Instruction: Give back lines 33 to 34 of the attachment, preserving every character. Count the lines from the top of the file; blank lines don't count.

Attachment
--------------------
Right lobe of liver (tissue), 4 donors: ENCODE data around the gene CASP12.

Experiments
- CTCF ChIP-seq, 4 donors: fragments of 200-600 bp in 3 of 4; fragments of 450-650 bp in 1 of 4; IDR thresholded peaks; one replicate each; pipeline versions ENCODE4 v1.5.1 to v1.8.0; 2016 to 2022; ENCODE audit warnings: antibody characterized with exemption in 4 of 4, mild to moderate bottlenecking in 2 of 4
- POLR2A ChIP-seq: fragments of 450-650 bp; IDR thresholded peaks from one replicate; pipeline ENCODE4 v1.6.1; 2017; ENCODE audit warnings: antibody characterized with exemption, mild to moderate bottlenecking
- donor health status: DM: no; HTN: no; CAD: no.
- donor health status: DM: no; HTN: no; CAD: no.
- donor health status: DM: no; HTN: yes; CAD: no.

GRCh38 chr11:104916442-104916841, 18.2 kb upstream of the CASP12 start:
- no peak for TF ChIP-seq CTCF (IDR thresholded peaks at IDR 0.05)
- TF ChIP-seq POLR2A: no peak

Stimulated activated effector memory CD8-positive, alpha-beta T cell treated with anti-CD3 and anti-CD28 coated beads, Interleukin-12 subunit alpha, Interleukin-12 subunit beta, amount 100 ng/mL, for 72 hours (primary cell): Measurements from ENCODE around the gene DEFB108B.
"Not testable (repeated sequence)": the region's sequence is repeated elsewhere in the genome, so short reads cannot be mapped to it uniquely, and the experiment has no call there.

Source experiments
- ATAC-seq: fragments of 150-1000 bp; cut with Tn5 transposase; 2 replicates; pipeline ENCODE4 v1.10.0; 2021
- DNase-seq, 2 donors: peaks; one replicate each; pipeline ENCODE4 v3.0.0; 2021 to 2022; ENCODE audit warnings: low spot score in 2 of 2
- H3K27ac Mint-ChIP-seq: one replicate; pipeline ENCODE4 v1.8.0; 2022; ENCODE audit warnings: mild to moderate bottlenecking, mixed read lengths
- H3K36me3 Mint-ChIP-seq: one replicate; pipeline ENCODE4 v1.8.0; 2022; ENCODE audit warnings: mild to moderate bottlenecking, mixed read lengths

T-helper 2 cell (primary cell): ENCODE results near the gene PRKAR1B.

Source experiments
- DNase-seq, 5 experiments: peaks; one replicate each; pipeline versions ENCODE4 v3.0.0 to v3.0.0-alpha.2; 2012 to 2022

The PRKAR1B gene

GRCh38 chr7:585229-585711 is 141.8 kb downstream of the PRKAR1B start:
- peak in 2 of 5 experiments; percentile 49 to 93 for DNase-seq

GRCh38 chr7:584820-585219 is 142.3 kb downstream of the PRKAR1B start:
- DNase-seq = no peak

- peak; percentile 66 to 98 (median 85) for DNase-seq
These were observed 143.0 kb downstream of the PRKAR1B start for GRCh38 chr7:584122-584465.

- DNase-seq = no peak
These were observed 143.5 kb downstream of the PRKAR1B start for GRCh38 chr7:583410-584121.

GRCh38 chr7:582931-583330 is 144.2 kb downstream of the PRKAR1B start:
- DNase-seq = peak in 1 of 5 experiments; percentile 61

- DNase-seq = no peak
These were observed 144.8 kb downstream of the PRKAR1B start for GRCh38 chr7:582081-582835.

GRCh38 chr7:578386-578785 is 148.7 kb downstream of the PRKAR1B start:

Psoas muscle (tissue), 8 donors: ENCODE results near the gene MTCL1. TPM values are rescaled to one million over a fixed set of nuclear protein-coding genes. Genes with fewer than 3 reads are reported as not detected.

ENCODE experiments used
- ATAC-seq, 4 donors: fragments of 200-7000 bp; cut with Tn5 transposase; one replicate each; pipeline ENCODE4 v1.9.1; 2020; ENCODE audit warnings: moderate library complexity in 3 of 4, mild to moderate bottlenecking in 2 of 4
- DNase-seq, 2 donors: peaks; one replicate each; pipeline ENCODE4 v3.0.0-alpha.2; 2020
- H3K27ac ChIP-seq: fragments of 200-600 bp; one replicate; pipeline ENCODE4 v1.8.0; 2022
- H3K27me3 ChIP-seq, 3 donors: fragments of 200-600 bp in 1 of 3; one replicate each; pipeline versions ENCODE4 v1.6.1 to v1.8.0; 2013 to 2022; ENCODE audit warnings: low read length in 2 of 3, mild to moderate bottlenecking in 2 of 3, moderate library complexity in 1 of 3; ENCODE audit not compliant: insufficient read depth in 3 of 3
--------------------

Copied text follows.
These were observed 144.8 kb downstream of the PRKAR1B start for GRCh38 chr7:582081-582835.

GRCh38 chr7:578386-578785 is 148.7 kb downstream of the PRKAR1B start: